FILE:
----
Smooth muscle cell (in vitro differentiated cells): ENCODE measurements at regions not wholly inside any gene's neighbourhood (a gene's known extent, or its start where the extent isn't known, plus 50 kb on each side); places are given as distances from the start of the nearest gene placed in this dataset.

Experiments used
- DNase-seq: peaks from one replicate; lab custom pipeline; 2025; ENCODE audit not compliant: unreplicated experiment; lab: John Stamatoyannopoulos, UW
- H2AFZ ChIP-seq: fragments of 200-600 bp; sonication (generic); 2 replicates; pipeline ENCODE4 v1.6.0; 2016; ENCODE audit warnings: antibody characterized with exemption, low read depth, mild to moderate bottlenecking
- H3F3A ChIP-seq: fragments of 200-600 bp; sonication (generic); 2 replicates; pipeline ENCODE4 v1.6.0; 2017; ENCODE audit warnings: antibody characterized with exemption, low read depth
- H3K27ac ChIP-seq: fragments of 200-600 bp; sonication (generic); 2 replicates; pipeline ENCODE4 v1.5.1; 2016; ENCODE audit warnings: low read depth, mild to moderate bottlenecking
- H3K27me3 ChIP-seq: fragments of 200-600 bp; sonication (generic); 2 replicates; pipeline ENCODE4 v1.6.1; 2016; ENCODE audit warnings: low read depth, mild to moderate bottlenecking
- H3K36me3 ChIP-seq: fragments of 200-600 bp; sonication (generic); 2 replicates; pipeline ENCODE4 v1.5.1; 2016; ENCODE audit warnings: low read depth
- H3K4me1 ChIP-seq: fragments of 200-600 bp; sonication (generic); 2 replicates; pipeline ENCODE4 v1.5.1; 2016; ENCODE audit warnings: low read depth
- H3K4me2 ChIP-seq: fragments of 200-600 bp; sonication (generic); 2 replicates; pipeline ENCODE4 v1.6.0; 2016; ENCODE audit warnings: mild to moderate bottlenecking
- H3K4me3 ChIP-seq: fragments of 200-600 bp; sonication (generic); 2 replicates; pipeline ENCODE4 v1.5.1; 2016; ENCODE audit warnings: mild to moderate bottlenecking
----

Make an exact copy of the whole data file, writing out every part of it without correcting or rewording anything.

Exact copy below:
Smooth muscle cell (in vitro differentiated cells): ENCODE measurements at regions not wholly inside any gene's neighbourhood (a gene's known extent, or its start where the extent isn't known, plus 50 kb on each side); places are given as distances from the start of the nearest gene placed in this dataset.

Experiments used
- DNase-seq: peaks from one replicate; lab custom pipeline; 2025; ENCODE audit not compliant: unreplicated experiment; lab: John Stamatoyannopoulos, UW
- H2AFZ ChIP-seq: fragments of 200-600 bp; sonication (generic); 2 replicates; pipeline ENCODE4 v1.6.0; 2016; ENCODE audit warnings: antibody characterized with exemption, low read depth, mild to moderate bottlenecking
- H3F3A ChIP-seq: fragments of 200-600 bp; sonication (generic); 2 replicates; pipeline ENCODE4 v1.6.0; 2017; ENCODE audit warnings: antibody characterized with exemption, low read depth
- H3K27ac ChIP-seq: fragments of 200-600 bp; sonication (generic); 2 replicates; pipeline ENCODE4 v1.5.1; 2016; ENCODE audit warnings: low read depth, mild to moderate bottlenecking
- H3K27me3 ChIP-seq: fragments of 200-600 bp; sonication (generic); 2 replicates; pipeline ENCODE4 v1.6.1; 2016; ENCODE audit warnings: low read depth, mild to moderate bottlenecking
- H3K36me3 ChIP-seq: fragments of 200-600 bp; sonication (generic); 2 replicates; pipeline ENCODE4 v1.5.1; 2016; ENCODE audit warnings: low read depth
- H3K4me1 ChIP-seq: fragments of 200-600 bp; sonication (generic); 2 replicates; pipeline ENCODE4 v1.5.1; 2016; ENCODE audit warnings: low read depth
- H3K4me2 ChIP-seq: fragments of 200-600 bp; sonication (generic); 2 replicates; pipeline ENCODE4 v1.6.0; 2016; ENCODE audit warnings: mild to moderate bottlenecking
- H3K4me3 ChIP-seq: fragments of 200-600 bp; sonication (generic); 2 replicates; pipeline ENCODE4 v1.5.1; 2016; ENCODE audit warnings: mild to moderate bottlenecking